Disclaimer: I'm an Agile Coach at the WMF, and have worked with Discovery a
lot, but only a little bit with the interactive team. These thoughts are my
own; I am not speaking for the foundation, nor for any department or team.
On Sat, Nov 5, 2016 at 6:26 PM, Yuri Astrakhan <yastrakhan(a)wikimedia.org>
TLDR: How fast should new content (maps) features be
rolled out, and how
ready should they be? Constant but smaller improvements seems better.
My tl;dr: "It's complicated."
For those who may have been confused about the context of this email, it is
a continuation of some internal team/vertical conversations we have been
having. Those debates have not been as simple as "fast vs. slow" or
"release incrementally or wait until it is perfect". Everyone I have spoken
to is in favor of fast and incremental development.
So there is always a compromise: when and what to roll
out, how to make it
least disruptive vs how to improve the usability and the content quality.
I agree, although other groups besides communities can be disrupted.
Notably other WMF teams like legal, Visual Editor, ops, and others. Finding
the right balance between all the stakeholders can be challenging.
Maps are not really a part of interface because they only appear as part of
the page content, which is fully controlled by the
This is a reasonable basic framing, but there is a lot of grey. The moment
an editor adds a map to a page, that map becomes part of the interface. Any
changes to the maps code will alter the user experience of that page. If
Visual Editor needs a new feature to support maps, then all editors (even
first-time/casual editors) will experience the pros and cons of that new
content features are not disruptive because they
depend on the editors to
add them to the pages.
I disagree with that blanket statement, for reasons given above.
Community has full control, and if it does not like a
feature, or if it
feels the feature is not ready yet, it will not be used.
"Community" is vague and amorphous. Some editors might love a content
features, while some readers might hate it. Or some people might love this
month's release, but hate the update a month later. Once a feature is in
use, removing even small aspects of it can be very contentious.
I also feel it is very dangerous to delay releasing
new features until
they are perfect.
I believe everyone in Discovery, and most of Engineering, agree with that
statement. "Release early and often" is pretty well-accepted here, I think.
The question becomes: How early, and how often?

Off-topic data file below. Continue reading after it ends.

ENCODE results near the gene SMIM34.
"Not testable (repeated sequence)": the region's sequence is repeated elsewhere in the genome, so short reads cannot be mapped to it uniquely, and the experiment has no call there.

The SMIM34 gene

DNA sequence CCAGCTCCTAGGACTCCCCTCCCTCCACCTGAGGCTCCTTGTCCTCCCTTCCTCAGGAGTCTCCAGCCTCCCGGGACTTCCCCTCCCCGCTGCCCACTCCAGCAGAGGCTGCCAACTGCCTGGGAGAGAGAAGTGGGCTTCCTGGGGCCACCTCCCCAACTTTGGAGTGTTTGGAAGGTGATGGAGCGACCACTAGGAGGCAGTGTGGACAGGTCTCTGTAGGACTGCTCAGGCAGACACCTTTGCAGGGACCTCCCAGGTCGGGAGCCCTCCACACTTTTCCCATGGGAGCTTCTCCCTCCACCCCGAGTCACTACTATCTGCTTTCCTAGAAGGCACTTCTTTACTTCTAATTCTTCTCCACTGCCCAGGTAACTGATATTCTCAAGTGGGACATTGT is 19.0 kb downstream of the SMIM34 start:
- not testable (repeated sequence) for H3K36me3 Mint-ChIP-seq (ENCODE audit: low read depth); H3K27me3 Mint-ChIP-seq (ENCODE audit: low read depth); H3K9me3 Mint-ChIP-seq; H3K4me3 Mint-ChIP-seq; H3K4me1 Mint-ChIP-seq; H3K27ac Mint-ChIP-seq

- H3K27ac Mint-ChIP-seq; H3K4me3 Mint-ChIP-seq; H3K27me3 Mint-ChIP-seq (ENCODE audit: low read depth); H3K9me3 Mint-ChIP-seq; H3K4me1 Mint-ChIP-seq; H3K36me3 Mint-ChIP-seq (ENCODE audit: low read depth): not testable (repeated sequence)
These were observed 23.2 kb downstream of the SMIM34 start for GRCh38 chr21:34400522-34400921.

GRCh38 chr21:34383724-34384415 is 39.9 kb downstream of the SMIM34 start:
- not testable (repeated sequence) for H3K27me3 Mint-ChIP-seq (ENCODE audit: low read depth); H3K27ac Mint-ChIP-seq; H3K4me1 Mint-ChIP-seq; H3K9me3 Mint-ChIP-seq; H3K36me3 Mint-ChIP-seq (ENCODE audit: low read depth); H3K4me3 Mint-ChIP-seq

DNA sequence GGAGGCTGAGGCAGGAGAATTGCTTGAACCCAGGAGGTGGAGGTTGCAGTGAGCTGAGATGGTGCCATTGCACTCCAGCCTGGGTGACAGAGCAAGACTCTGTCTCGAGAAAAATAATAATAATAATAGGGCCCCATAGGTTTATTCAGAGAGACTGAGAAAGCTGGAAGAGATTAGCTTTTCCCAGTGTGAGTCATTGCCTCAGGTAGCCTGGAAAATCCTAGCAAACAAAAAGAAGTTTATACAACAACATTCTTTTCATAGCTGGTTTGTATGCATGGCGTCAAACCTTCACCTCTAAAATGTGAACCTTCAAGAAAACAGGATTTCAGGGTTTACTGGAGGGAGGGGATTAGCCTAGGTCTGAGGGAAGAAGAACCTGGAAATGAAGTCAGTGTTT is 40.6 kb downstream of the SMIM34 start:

In light of this, I feel it is better to continuously
content-related features without much publicity (e.g. Village pump is OK,
blog might be less so), and continuously improve based on community
feedback. Once the feature has been out for some time and there is a
general consensus that the feature is good, we can start the marketing
push. This approach creates less stress on the community liaisons,
developers, and servers. Feedback is received in smaller portions and can
be properly acted on.
A given feature could be somewhere on the complete <-> incomplete spectrum,
but it is also somewhere on the buggy <-> bugfree spectrum. Releasing
incomplete features quickly is a pretty easy sell. Releasing buggy features
can be problematic. In addition to "features" and "bugs", there are
scalability, reliability, usability, and accessibility issues. They all
combine into the magic question: Is some code *ready* to be released.
In order to answer that question, the team needs some processes and norms.
Design research, focus group testing, RFCs, conversations with various
communities, Automated testing, manual testing, load testing, staging
environments, beta features, and small-wiki rollouts can all be part of a
strategy to release quality software quickly. The interactive team is still
relatively new, and has been moving very fast, so it is still figuring out
its strategy with all of this.
As for publicity: I can understand not blogging about a new feature until
it has proven its value. But my own naive inclination is to be very open in
communicating about upcoming plans, imminent features, and just-released
features. Village pump is one channel, and mailing lists would be another.
Of course, phabricator is also a channel, but it is extremely difficult for
most people outside the development team to follow. Personally, I think
communities should have a chance to know what is coming rather than only
being able to respond after it has been deployed.
To conclude, these are useful conversations about important topics. There
are no easy answers, and generally there are not single "correct" answers.
Let's acknowledge that it's messy.
Agile Coach, Wikimedia Foundation